Despite it being one of the conservative party’s election manifesto commitments, the government has confirmed that plans for a single enforcement body have been shelved. It would have been a workers watchdog, bringing together regulators into a new independent body with a remit to enforce workers rights on issues such as holiday pay. And the long awaited commitment to regulate the umbrella sector was due to fall into the single enforcement body’s remit, however it seems likely that this plan is also now shelved.
Business Secretary Grant Shapps told MPs this week that plans had changed because of the two years spent fighting Covid. He told the Commons business committee that the employment bill is no longer “on the cards” after it was left out of every Queen’s Speech since the last election. But he insisted the Government would achieve many of its aims more quickly by supporting half a dozen backbench amendments in Parliament.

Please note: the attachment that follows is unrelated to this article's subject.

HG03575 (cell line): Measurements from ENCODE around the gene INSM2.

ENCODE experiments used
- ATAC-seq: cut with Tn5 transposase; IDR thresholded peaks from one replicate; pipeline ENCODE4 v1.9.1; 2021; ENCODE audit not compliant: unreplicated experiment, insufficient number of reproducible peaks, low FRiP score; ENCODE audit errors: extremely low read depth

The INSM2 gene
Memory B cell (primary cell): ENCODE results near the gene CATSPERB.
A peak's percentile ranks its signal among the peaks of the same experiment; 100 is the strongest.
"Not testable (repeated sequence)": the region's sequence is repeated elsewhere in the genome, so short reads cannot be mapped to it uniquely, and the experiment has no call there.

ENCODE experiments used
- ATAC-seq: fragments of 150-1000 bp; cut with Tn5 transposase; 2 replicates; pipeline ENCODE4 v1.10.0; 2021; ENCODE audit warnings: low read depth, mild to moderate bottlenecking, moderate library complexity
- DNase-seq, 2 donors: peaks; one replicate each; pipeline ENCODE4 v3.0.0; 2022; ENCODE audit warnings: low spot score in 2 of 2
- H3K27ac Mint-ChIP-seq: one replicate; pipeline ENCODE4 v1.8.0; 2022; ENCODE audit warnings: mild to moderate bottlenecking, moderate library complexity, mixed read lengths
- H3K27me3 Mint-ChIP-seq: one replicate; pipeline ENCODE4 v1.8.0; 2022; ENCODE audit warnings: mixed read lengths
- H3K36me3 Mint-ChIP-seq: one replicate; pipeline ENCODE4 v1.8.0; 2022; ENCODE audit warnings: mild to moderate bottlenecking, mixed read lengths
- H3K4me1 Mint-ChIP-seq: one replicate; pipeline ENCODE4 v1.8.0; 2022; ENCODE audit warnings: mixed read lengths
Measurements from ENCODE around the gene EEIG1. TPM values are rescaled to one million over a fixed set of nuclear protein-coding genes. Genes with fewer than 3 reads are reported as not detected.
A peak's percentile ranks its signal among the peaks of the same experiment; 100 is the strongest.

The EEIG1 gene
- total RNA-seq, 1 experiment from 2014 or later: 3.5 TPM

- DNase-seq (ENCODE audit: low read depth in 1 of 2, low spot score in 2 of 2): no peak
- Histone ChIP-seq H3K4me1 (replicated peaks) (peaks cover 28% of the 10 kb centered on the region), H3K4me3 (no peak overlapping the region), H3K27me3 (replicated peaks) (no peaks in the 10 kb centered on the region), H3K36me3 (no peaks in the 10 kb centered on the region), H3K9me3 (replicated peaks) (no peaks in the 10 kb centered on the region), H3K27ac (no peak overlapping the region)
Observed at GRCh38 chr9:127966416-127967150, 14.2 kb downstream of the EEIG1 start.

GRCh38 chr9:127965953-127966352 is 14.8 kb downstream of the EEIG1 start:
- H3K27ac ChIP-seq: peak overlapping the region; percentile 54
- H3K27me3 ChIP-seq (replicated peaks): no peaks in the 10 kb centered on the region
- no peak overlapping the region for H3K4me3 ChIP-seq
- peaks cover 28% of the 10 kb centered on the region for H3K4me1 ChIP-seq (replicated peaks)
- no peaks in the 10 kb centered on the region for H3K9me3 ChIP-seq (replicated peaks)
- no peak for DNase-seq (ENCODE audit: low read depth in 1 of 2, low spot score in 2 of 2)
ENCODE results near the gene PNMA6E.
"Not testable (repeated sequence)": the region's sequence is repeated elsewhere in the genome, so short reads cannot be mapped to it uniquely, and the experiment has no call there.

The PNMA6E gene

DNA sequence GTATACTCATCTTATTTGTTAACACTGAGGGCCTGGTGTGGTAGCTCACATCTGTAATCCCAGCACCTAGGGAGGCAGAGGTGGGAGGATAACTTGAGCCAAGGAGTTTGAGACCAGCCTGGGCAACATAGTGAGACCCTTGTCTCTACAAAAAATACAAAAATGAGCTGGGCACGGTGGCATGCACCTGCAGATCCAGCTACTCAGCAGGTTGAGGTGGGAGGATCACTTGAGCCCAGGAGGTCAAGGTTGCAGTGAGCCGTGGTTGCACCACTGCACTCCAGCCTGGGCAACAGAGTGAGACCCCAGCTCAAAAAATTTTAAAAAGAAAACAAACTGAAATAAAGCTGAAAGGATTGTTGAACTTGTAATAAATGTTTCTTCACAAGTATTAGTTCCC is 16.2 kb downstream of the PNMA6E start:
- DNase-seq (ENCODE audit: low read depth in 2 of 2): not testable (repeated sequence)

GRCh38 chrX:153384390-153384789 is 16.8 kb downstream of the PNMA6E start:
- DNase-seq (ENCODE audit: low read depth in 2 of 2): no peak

So far there has been no official word on whether plans to regulate the umbrella sector specifically are affected, which is presumably also shelved, or at the very least delayed. This is a bitter blow for workers, who time and time again find themselves exposed to the risks of the unregulated umbrella sector – whether that’s being lured into working through tax avoidance schemes or being forced to use certain companies against their wishes due to restrictive preferred supplier lists.
It’s also another kick in the teeth for workers whose holiday pay is often withheld by unscrupulous umbrella companies and employment agencies. By shelving plans to introduce the single enforcement body and in turn, regulate the umbrella industry, the government is showing an astonishing disregard for the millions of workers losing millions of pounds collectively to this questionable practice.